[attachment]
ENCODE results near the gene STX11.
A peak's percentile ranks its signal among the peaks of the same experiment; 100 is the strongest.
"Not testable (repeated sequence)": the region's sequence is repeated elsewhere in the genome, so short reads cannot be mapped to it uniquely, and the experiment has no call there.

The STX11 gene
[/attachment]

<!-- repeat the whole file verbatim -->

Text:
ENCODE results near the gene STX11.
A peak's percentile ranks its signal among the peaks of the same experiment; 100 is the strongest.
"Not testable (repeated sequence)": the region's sequence is repeated elsewhere in the genome, so short reads cannot be mapped to it uniquely, and the experiment has no call there.

The STX11 gene